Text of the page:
The Lockheed Model 726, the P2V-7, was the final Neptune variant off the Lockheed production line. First flown on April 26, 1954, Model 726-45-14 was powered by a pair of 3,700hp (with water injection) Wright R-3350-32W Turbo Compound engines and a pair of Westinghouse J-34-WE-36 turbo jet engines. This model had a top dash speed of 364mph making it the fastest of the Lockheed produced Neptunes. The APS-20 search radar with its larger radome was mounted further forward than that on the earlier P2V-5s. The P2V-7 could carry an ordnance load of 10,000 lbs. in a larger weapons bay. The flight deck was raised and a redesigned canopy provided improved visibility. The smaller wing tip tanks of the later P2V-5s were also fitted. An aircrew of nine was carried.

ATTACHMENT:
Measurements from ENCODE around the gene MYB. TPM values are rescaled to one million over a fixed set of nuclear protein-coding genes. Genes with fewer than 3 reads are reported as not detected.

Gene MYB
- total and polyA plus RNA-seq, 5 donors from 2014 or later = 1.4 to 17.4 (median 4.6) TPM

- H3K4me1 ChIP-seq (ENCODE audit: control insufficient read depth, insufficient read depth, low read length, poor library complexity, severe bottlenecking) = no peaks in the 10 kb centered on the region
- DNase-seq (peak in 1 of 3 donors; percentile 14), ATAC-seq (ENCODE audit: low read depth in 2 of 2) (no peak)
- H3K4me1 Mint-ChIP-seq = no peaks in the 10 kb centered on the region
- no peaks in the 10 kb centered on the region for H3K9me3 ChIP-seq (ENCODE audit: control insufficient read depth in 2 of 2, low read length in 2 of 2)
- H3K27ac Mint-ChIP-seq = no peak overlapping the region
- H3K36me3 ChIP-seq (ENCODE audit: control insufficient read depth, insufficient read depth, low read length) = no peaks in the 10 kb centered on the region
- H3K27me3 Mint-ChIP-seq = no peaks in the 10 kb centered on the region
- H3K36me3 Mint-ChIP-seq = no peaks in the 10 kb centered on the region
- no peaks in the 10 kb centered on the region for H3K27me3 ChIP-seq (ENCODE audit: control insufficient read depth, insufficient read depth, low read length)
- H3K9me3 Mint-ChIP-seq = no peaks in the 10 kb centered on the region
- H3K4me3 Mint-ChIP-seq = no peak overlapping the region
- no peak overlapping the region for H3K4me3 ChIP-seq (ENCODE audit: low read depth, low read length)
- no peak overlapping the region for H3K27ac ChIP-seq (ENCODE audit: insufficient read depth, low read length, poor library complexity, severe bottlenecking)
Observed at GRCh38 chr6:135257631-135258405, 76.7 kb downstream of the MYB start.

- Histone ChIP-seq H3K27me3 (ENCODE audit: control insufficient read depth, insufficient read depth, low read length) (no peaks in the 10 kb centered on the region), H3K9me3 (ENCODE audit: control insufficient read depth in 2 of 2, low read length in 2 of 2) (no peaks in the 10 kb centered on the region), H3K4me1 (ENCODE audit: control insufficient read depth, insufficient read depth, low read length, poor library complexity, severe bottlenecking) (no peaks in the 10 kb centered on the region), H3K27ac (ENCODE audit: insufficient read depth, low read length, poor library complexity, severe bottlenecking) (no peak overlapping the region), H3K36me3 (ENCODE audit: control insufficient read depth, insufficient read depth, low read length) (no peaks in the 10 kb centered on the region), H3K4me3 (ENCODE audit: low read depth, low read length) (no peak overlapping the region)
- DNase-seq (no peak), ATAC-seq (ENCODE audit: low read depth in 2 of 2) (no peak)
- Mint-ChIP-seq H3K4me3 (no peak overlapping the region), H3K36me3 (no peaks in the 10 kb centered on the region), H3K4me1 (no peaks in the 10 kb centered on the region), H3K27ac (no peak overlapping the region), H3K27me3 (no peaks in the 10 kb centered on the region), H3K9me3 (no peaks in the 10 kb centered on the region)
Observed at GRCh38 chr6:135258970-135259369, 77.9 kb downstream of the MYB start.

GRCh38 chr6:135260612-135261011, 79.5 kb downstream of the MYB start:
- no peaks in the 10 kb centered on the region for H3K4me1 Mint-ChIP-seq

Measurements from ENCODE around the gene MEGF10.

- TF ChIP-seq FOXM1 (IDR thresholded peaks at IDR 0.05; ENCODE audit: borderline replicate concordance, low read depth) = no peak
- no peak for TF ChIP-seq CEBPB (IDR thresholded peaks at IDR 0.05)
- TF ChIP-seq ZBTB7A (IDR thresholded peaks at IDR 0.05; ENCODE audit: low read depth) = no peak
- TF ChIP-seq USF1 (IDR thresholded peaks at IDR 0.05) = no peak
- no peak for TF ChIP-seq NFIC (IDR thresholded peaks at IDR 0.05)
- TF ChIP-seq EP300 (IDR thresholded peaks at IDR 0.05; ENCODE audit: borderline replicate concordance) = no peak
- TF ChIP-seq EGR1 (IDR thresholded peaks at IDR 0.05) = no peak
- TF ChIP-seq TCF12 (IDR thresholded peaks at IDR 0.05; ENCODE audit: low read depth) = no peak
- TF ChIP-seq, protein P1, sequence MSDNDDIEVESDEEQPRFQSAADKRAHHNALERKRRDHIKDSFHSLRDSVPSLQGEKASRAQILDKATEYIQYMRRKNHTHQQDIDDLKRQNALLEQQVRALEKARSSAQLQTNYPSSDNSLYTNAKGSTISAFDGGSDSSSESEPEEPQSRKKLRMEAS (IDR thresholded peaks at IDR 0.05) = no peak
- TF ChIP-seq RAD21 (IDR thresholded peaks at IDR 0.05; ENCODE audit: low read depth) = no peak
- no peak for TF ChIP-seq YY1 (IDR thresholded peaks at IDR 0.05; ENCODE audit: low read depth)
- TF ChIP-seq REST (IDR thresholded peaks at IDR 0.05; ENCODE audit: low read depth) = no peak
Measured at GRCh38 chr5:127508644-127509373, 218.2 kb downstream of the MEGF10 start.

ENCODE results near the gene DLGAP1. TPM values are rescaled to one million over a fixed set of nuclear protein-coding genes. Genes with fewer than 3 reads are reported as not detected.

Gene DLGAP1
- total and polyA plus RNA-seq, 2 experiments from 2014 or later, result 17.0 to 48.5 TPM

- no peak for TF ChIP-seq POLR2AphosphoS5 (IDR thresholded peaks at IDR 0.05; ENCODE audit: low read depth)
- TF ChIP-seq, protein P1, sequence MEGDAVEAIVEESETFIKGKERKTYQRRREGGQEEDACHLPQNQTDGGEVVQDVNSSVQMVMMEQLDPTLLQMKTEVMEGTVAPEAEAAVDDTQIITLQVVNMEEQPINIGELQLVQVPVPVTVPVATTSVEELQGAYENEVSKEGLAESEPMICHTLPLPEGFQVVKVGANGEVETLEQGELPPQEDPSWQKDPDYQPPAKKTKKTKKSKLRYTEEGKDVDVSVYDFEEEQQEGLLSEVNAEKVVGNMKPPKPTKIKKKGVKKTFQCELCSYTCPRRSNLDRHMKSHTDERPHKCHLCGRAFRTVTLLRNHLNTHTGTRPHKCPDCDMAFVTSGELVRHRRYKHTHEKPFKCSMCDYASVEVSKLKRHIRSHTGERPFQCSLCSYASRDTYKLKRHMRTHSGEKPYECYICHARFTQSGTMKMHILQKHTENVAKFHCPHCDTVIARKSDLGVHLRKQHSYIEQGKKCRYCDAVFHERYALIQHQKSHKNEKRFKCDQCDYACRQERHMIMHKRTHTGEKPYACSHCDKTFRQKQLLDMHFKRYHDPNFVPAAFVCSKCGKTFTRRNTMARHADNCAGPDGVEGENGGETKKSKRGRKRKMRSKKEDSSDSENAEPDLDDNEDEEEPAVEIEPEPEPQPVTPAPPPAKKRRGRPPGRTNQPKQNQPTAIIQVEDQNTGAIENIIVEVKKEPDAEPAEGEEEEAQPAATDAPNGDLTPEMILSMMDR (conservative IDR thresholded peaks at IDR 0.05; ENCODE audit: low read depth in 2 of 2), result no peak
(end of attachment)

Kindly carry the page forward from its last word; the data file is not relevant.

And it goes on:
Some early production P2V-7s were equipped with the Aero 9B nose turret and tail turret. These aircraft were later modified with the observer nose and MAD tail. Towards the end of the production run, the dorsal turret was replaced with a skylight observation window.
A total of 287* Neptunes, including forty-eight assembled in Japan by Kawasaki at Gifu, were built under the P2V-7 designation as Model 726-45-14s (148 aircraft for the US Navy, Aéronavale and Japan.) Model 726-45-17s (114 aircraft, with revised accommodation, for the same customers and the RAAF), Model 826-45-14 (25 aircraft for the RCAF, delivered without the under-wing J-34s). The P2V-7B (Model 726-45-18) designation was given to 15 aircraft built for the MLD. Neptune production ended in 1962.
By the 1970s, P-2s had been phased out from all Fleet Patrol Squadrons remaining in service with only twelve Reserve Patrol Squadrons. In April 1978, VP-94 transitioned to the P-3 Orion ending 31 years of P2V Neptune operations with the US Navy.
P2V-7 Neptunes served with the military forces of Argentina, Australia, Canada, France, Japan and The Netherlands.
*This total does not include the 4 P2V-7LP/LP-2J and 5 RB-69As